Life is Beautiful (1998) PG-13 comedy/drama
This fresh Italian satire about a Jewish waiter in the WWII era, who starts a family with a rich woman only to eventually come to a tragedy: the family is split-up and sent to a concentration camp. The Jewish father doesn't want his little child, who's scheduled for the gas chamber, to have any idea what's going on, so to keep him hidden, his father invents a 'game'. He can win a real tank if he does or doesn't do some things that relate to keeping hidden from the guards. Even though we laugh throughout the entire movie, the theme is saddened. This is a highly powerful film that will have a lasting effect. Starring: Roberto Benigni, Nicoletta Braschi, Giustino Durano, Sergio Lojodice, Amerigo Fontani, Pietro De Silva. Directed by: Roberto Benigni.
The Life of Brian (1979) R comedy
Itís less wacky than Monty Python and the Holy Grail, but this third Python film is a biting social satire scale (and there are still plenty of good laughs). It follows the adventures of the reluctant savior, Brian (Graham Chapman), who was born across the street from Jesus. In his 30s, he embarks on a hilarious journey that pokes fun at religion. Itís not for the easily offended, but itís harmless. Itís entertaining and a film that all comedy aficionados ought to add to their list. The cast are at their peaks. Starring: Graham Chapman, Terry Jones, Michael Palin, John Cleese, Eric Idle, Terry Gilliam, Kenneth Colley, Spike Milligan, George Harrison, Gwen Taylor. Directed by: Terry Jones.
Life Stinks (1991) PG-13 comedy
This Mel Brooks vehicle starts out entertaining but is brought to a weak conclusion. A rich tycoon (Brooks) wagers that he can spend thirty days in the slums with no money or contacts. There, he struggles with finding shelter, food and the vile hoodlums of the street. The film isnít as dismally awful as many critics would have it, but itís no Young Frankenstein. There are some funny moments, but there are far more unfunny ones. Only for the true Brooks fan. Starring: Mel Brooks, Leslie Ann Warren, Jeffrey Tambor, Stuart Pankin, Howard Morris, Rudy De Luca, Teddy Wilson, Michael Ensigh, Matthew Faison, Billy Barty. Directed by: Mel Brooks.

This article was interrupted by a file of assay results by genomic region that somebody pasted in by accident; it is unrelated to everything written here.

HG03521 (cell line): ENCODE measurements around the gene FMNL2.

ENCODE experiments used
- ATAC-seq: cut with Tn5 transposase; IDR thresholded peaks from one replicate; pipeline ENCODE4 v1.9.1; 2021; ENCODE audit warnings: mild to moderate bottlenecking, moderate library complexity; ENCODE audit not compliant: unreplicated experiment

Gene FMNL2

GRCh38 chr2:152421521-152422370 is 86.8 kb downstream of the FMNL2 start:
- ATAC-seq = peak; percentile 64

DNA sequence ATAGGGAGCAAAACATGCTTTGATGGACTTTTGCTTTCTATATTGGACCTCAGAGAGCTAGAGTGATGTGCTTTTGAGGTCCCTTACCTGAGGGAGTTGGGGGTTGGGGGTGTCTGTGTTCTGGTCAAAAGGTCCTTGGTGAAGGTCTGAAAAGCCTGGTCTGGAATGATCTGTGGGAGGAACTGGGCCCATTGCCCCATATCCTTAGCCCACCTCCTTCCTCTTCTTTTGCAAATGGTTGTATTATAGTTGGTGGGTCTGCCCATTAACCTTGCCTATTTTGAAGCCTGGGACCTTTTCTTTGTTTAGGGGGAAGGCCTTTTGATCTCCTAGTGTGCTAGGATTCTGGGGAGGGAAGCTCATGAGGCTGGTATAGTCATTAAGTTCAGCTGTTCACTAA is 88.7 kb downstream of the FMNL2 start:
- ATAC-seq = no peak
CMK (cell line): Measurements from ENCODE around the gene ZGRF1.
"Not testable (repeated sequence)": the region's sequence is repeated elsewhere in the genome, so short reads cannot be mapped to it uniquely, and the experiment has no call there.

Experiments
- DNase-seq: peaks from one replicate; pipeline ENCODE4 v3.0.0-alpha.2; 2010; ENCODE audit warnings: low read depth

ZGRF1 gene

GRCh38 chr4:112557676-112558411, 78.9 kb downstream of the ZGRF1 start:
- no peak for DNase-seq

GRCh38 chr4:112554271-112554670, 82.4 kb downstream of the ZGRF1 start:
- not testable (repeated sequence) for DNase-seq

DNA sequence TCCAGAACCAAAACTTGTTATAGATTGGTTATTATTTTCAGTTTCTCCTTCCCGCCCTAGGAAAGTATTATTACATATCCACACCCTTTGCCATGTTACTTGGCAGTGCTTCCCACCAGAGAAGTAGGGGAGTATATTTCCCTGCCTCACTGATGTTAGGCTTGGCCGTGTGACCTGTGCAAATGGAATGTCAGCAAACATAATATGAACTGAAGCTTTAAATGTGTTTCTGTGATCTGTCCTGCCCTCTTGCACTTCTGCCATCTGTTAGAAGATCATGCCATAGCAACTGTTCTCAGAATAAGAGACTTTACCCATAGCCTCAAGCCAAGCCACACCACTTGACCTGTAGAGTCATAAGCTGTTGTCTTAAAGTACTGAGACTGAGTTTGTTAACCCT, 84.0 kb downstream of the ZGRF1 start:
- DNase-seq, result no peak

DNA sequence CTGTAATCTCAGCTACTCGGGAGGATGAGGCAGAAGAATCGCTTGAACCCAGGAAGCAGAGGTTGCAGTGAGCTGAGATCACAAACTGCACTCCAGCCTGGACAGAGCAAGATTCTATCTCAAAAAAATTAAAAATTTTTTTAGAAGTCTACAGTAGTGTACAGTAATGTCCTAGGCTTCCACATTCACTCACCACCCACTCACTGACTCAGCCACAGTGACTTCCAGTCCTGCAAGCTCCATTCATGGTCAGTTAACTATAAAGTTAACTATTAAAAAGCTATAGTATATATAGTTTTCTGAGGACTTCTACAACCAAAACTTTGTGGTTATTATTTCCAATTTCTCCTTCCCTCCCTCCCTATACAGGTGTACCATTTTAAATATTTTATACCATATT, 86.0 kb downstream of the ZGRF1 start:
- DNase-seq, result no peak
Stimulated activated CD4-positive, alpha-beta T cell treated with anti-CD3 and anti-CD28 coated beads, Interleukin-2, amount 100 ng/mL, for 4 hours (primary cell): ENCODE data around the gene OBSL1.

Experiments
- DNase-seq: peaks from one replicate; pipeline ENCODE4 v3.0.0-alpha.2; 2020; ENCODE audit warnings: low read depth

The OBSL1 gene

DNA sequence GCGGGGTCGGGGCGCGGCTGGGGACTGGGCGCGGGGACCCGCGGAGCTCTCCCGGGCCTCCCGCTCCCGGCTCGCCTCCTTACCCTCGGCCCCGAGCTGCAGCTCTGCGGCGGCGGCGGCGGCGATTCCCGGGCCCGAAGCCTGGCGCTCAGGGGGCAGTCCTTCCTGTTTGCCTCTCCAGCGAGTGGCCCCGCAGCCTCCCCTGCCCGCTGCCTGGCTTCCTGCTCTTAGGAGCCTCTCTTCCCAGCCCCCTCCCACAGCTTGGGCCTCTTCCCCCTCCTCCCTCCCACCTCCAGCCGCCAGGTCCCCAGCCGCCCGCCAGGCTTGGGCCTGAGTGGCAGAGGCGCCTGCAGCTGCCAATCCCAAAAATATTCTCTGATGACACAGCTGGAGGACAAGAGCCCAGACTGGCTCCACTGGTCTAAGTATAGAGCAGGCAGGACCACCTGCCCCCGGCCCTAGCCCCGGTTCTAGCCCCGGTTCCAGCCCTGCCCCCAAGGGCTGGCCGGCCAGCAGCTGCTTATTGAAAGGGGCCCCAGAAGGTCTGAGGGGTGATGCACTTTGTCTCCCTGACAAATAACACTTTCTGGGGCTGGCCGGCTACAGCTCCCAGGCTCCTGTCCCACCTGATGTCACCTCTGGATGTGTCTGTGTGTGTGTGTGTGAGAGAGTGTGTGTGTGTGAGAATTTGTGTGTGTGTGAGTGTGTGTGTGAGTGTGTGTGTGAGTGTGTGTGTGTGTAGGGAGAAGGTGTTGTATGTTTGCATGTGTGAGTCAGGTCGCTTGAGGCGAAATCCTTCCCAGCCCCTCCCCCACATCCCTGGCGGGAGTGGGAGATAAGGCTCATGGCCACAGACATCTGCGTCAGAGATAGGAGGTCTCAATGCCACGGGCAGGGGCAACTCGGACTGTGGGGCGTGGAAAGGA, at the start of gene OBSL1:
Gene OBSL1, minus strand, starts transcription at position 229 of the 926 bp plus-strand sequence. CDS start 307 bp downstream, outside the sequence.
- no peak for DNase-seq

Life With Father (1947) NR comedy
William Powell stars as a persnickety husband and father of four boys in a house that rings chaotic mainly due to his unreasonable demands that his household conform to whatever goofy thing he has in mind as "order." Ongoing events include the family's search for a new maid (a position they find difficult to retain), the oldest son's infatuation with a visitor (Elizabeth Taylor), and the revelation that he'd never been baptized. The dialog I'm sure comes off just as sharp and witty today as the day it was released. Starring: William Powell, Irene Dunne, Elizabeth Taylor, Edmund Gwenn, Zasu Pitts, Jimmy Lydon, Emma Dunn, Moroni Olsen, Elisabeth Risdon. Directed by: Michael Curtiz.
Lilies of the Field (1963) NR comedy